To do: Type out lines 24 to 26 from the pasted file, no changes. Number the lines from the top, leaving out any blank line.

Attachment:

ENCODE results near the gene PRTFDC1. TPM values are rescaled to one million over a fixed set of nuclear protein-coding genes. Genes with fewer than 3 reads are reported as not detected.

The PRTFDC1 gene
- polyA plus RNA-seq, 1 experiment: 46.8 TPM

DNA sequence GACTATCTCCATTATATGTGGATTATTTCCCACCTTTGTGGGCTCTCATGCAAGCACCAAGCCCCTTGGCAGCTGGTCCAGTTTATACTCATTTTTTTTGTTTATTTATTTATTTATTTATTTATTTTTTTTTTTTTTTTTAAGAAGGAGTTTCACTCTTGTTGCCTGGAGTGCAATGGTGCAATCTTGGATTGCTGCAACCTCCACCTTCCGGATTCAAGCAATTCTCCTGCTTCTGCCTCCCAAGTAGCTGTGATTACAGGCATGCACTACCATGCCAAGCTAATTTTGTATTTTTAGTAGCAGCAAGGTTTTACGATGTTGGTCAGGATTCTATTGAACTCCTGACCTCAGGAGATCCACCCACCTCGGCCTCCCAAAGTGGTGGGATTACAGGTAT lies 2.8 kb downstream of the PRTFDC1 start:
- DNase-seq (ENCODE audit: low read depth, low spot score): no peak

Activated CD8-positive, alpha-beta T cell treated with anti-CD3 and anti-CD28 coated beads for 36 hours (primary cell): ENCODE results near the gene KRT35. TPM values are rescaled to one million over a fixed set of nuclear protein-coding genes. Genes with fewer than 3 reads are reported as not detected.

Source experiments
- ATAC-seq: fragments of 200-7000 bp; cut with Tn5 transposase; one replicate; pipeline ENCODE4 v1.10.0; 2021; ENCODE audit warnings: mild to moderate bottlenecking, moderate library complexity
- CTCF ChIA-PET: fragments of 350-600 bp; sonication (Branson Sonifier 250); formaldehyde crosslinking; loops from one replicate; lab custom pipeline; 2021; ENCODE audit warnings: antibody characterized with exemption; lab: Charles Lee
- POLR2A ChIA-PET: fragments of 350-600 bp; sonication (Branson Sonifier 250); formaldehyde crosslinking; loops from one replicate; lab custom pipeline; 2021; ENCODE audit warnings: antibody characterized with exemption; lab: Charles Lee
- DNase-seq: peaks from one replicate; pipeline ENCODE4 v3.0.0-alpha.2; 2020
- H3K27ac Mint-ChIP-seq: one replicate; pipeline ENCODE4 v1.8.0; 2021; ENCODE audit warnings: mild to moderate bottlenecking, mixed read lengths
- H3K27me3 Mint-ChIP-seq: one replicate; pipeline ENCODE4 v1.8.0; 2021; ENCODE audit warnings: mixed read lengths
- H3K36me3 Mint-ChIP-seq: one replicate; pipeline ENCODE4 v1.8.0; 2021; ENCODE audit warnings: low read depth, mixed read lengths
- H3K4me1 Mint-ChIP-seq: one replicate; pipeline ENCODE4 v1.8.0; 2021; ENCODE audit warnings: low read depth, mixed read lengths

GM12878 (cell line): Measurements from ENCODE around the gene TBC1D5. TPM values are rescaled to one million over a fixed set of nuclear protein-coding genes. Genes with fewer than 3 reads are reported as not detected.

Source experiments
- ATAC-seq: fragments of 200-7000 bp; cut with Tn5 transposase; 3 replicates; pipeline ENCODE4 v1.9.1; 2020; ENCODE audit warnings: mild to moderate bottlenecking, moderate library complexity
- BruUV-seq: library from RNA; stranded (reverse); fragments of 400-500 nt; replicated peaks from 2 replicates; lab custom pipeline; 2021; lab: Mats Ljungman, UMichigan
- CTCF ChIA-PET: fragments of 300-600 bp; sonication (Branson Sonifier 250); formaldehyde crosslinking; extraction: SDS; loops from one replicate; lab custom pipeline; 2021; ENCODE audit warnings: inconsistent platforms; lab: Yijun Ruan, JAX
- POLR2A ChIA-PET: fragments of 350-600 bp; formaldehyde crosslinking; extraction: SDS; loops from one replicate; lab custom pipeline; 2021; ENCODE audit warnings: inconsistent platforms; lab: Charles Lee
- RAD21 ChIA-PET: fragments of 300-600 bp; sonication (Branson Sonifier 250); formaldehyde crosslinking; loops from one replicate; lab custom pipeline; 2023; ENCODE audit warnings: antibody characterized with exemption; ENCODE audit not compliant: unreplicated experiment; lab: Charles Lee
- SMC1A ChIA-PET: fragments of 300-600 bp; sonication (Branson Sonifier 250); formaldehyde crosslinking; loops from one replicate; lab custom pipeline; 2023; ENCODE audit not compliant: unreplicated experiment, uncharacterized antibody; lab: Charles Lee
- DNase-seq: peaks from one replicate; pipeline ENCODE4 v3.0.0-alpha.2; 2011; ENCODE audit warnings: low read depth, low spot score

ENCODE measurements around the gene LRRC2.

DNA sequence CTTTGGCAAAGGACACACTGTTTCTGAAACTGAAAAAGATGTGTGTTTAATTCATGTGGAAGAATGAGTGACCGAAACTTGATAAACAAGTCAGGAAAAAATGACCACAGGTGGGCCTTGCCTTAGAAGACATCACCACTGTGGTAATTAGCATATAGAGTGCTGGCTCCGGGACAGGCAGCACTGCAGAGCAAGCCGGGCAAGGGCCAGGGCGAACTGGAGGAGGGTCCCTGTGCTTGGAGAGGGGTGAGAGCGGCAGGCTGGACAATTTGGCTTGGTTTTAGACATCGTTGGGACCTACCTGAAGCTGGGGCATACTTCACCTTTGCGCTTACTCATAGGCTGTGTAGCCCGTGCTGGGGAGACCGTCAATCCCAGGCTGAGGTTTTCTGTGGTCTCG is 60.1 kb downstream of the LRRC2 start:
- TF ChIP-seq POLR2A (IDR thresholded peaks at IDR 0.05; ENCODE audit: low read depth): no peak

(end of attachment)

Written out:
- DNase-seq: peaks from one replicate; pipeline ENCODE4 v3.0.0-alpha.2; 2011; ENCODE audit warnings: low read depth, low spot score

ENCODE measurements around the gene LRRC2.

DNA sequence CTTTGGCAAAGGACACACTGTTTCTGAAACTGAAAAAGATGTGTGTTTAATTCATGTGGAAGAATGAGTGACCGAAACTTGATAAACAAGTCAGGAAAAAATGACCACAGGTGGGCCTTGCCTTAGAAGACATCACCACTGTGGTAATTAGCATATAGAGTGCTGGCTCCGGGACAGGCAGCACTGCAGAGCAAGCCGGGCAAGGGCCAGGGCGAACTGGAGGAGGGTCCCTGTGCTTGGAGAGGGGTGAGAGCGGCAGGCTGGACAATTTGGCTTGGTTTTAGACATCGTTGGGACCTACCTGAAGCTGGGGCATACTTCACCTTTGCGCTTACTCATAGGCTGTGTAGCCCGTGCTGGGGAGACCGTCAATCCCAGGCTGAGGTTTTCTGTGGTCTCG is 60.1 kb downstream of the LRRC2 start: